The benefits of curiosity do not end here. In his recent book The Art of Insubordination, Todd Kashdan, a professor of psychology at George Mason University in Fairfax, Virginia, US, points out that greater curiosity can also make people more open to hearing others’ opinions, even if they differ from their own. That’s essential if we want to have productive disagreements and avoid issues like confirmation bias and groupthink.
Kashdan’s own research has demonstrated that curiosity brings comprehensive benefits to the workplace. The study included more than 800 participants from the USA and Germany from a range of industries, who rated a series of statements about their experiences of curiosity in their day-to-day lives, such as:
- I get excited thinking about experimenting with different ideas
- I do not shy away from the unknown or unfamiliar even if it seems scary
The participants also completed questionnaires about their job satisfaction and engagement, their social relationships with their colleagues, their feelings of burnout and their use of innovation at work. In each of these measures, the more curious participants tended to report better experiences, compared with the less curious participants.
According to Kashdan and Harrison, many organisations could encourage greater curiosity in the workforce with a few changes to their corporate culture. Managers might consider giving their employees a little more independence, for example, with various studies showing that a sense of autonomy increases curiosity. Even if there are only a limited number of options available, a project is more likely to stimulate someone’s interest if they have selected it voluntarily, rather than having the choice imposed on them by someone else.
We really need to get rid of this notion of ‘staying in your lane’ – Todd Kashdan
Where relevant, employers might also encourage workers to look beyond the narrow confines of their primary expertise. “We really need to get rid of this notion of ‘staying in your lane’,” suggests Kashdan. The increased interest in the new domain could then spill over into their own area, he says, energising their thinking and allowing them to spot new connections and lines of enquiry.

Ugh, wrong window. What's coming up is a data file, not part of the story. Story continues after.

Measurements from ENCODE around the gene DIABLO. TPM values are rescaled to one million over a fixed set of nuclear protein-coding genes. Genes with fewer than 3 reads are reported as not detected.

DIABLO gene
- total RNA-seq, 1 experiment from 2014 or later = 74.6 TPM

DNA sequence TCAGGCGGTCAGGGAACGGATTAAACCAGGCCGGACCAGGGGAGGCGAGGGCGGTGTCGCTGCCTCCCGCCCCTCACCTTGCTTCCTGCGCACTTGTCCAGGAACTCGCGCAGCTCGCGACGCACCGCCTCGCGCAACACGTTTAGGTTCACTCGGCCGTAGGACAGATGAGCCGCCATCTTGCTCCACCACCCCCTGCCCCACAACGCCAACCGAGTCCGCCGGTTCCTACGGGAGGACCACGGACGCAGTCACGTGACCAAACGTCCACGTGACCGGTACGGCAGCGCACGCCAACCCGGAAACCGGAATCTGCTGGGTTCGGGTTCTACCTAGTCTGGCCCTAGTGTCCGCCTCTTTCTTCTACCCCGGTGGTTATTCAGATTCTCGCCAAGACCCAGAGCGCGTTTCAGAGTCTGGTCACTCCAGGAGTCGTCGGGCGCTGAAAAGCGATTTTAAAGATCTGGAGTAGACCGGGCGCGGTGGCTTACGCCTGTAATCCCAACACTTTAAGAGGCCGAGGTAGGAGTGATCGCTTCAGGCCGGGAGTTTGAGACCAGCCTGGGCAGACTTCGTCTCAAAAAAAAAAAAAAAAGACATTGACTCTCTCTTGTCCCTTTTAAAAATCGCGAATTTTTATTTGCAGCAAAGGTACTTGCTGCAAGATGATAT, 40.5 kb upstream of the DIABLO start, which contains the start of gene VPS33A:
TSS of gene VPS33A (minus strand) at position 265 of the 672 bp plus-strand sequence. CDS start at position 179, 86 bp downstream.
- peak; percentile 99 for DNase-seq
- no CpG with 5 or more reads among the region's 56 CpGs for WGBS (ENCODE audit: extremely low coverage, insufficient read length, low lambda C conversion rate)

On an individual level, there is also some evidence that you can actively train your curiosity. The first step is to make it personally relevant; research by Rachit Dubey, a cognitive scientist at Princeton University, has shown that reminding people of the usefulness of the new knowledge can boost their curiosity when it’s lagging. So, try to keep your ultimate goals in your focus, if feelings of frustration or confusion have caused you to forget why you were interested in the first place.
For similar reasons, you might compile a list of questions that you would like to answer in the days or weeks ahead. Studies show that this simple step of identifying the current holes in your knowledge naturally sparks more curiosity, and subsequent engagement, in the relevant material. Your queries do not need to be profound: there is no such thing as a stupid question as long as your query prompts a desire to know more.
The physicist Richard Feynman may have put it best when he said: “Nearly everything is really interesting if you go into it deeply enough.” And with the proven benefits for your learning, creativity and general well-being, you may be pleasantly surprised where this new-found curiosity eventually leads you.
David Robson is a science writer and author of The Expectation Effect: How Your Mindset Can Transform Your Life, published by Canongate (UK) and Henry Holt (USA) in early 2022. He is @d_a_robson on Twitter.